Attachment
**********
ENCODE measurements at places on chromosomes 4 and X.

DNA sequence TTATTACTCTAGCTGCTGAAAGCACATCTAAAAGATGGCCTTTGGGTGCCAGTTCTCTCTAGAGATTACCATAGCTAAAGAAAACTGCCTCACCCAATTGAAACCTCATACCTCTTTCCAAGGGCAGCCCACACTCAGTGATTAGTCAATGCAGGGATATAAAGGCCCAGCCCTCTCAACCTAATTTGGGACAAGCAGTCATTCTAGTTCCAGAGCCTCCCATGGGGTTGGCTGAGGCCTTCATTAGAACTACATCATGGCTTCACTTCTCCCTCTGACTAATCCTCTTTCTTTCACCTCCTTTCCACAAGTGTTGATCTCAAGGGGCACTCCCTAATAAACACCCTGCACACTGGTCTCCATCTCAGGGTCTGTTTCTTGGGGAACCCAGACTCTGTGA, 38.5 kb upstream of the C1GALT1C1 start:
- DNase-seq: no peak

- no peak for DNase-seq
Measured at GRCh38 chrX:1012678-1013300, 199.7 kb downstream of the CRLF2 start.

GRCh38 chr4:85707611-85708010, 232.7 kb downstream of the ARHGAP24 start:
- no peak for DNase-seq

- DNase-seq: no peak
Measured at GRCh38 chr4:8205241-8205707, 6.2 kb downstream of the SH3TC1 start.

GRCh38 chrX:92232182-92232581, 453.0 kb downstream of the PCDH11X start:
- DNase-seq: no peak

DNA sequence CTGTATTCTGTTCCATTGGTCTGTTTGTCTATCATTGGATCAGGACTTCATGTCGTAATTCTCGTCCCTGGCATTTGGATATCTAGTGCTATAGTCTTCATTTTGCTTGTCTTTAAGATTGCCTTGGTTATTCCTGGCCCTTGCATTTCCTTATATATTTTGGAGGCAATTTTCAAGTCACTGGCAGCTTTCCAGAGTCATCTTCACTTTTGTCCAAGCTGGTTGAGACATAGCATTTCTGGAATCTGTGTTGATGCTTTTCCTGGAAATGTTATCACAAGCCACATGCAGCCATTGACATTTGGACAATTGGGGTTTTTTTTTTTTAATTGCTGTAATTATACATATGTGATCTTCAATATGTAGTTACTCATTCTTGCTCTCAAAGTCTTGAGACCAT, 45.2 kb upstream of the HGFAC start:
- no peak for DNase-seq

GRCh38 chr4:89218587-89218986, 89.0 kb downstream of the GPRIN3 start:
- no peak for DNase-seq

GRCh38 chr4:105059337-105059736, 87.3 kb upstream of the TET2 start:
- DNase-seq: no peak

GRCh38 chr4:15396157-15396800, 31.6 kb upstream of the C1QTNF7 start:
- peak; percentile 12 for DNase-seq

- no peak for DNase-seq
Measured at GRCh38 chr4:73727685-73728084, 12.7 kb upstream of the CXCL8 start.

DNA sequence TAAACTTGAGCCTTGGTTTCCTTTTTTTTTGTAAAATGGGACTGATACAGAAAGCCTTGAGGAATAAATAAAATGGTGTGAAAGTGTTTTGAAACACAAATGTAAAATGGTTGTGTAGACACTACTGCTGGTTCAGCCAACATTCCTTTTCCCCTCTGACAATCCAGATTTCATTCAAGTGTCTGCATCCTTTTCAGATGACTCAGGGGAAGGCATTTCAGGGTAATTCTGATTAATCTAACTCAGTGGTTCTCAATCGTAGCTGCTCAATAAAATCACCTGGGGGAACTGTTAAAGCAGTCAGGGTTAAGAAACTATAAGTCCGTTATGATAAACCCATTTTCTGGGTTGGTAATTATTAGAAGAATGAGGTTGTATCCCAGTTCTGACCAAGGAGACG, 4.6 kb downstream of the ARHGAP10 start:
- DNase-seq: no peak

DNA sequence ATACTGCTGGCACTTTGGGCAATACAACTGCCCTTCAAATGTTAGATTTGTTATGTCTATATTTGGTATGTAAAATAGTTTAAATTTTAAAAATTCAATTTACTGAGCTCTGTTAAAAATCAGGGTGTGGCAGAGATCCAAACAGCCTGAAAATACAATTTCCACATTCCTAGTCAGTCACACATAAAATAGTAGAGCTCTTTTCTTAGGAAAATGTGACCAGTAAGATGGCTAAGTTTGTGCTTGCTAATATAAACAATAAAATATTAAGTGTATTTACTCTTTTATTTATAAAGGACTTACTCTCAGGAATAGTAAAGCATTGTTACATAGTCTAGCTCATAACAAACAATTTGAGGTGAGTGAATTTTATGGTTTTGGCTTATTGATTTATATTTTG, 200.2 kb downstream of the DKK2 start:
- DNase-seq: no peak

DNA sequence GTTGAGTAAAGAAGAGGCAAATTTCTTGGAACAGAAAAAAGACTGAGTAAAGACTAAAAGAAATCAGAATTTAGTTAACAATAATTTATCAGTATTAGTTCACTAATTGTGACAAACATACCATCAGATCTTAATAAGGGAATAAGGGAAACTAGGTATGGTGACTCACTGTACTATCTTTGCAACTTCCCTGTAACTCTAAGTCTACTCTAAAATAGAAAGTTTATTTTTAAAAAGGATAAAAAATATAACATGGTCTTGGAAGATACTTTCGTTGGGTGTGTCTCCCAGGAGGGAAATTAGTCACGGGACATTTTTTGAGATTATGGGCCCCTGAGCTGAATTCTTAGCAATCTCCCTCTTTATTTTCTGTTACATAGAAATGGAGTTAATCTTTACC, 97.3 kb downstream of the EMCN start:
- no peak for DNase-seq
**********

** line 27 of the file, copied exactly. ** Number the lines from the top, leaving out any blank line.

- no peak for DNase-seq